If you are breastfeeding your baby, your periods may not return for several months after childbirth. This is because the hormone that causes you to make milk, prolactin, also stops you from ovulating and having your period. If you are breastfeeding day and night, it can be up to a year before your period returns.
- how often you bottle feed your baby
- the way your body responds to hormone changes
- how often and how long your baby is breastfeeding
If your baby is being fed only using bottles, you may find your periods return shortly after birth.
Your first period after birth
If you breastfeed exclusively, your first period may not return for several months or 1 to 2 years if you keep breastfeeding. If you bottle feed or partially breastfeed your baby, your periods may return as soon as 3 weeks after having your baby.
Once they do return, your periods may be irregular, especially if you are still producing milk (lactating). The duration of your period can also change. It is not unusual to skip a period, or even for it to be a few months before your next one.
When you start reducing the amount of time you spend breastfeeding, your periods should start to return to their usual routine. You may notice some spotting (light bleeding) at first.
If you have irregular periods while breastfeeding, such as continued spotting, heavier than normal bleeding or long cycles, it is a good idea to talk to your doctor because there may be other causes apart from breastfeeding. Your doctor will need to conduct a thorough examination and may need to order some tests to exclude other causes.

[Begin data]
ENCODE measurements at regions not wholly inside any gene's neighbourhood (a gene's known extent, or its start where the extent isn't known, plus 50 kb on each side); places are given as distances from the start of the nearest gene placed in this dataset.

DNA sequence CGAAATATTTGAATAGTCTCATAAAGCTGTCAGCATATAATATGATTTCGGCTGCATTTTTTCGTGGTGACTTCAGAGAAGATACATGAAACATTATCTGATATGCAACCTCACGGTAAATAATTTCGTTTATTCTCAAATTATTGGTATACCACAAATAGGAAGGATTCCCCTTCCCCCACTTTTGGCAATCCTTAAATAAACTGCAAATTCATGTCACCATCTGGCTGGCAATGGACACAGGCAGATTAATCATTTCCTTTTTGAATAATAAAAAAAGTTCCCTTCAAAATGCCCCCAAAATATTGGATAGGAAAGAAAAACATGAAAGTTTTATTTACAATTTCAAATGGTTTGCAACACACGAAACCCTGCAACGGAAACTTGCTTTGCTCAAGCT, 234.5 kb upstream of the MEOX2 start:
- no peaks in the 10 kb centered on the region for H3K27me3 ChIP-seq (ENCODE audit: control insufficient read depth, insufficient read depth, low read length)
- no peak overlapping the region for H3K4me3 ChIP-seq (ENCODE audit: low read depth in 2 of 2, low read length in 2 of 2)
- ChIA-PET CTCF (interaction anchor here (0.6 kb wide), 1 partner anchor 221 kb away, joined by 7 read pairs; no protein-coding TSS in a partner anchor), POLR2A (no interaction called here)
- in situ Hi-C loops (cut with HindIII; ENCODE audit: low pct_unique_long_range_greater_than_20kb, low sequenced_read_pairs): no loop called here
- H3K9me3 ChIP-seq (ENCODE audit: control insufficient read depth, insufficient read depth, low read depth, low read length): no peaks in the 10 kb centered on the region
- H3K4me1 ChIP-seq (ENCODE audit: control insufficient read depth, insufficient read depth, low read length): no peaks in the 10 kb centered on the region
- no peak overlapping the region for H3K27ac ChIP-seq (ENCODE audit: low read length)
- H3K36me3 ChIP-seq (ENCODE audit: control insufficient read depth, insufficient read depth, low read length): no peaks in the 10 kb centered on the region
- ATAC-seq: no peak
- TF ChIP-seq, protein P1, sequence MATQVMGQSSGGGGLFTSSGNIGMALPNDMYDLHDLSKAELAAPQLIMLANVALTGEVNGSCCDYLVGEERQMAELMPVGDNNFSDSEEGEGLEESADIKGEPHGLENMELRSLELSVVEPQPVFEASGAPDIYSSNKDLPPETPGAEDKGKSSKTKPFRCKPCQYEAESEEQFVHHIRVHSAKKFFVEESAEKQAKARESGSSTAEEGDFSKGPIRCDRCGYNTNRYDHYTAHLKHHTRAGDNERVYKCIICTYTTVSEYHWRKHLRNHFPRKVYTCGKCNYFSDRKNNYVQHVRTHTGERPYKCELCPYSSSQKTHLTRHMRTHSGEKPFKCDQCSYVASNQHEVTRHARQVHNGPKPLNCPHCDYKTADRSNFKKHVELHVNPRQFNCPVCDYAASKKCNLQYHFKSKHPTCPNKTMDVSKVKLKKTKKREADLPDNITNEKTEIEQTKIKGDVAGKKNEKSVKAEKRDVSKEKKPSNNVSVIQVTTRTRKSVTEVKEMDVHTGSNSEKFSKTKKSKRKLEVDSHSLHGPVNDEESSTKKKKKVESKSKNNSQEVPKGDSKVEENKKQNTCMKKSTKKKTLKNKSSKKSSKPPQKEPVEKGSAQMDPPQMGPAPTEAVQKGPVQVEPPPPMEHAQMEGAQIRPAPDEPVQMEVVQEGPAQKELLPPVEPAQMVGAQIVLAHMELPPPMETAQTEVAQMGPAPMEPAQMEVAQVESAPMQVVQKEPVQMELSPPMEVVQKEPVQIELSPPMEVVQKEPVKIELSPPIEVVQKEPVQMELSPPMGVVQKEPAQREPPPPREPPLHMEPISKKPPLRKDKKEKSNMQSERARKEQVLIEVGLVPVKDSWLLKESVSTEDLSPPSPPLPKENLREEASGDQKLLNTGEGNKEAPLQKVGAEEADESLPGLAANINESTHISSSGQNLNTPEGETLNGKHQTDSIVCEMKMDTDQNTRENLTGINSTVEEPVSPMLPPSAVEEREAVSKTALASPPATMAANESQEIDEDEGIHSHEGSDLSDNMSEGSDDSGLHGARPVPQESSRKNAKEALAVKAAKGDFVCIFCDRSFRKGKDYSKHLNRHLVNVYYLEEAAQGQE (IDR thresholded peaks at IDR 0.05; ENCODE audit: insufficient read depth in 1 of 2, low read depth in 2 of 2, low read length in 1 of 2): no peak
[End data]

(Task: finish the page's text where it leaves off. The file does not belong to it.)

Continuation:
If your period has come back, it means that you are fertile again and you could become pregnant, even while you are breastfeeding. Talk to your doctor or nurse about contraceptive methods while breastfeeding.
Does having a period affect breast milk supply?
The return of your period should have little effect on your breast milk so you can continue to breastfeed if desired. Some women find a temporary drop in the amount of milk they produce just before their period starts or for a few days into it, but it will increase again when hormones return to their normal levels.
Your midwife or doctor will be able to give you further advice and information about your periods and breastfeeding.
Not sure what to do next?
If you are still concerned about your breastfeeding and periods, why not use healthdirect’s online Symptom Checker to get advice on when to seek medical attention.
The Symptom Checker guides you to the next appropriate healthcare steps, whether it’s self care, talking to a health professional, going to a hospital or calling triple zero (000).
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Last reviewed: May 2021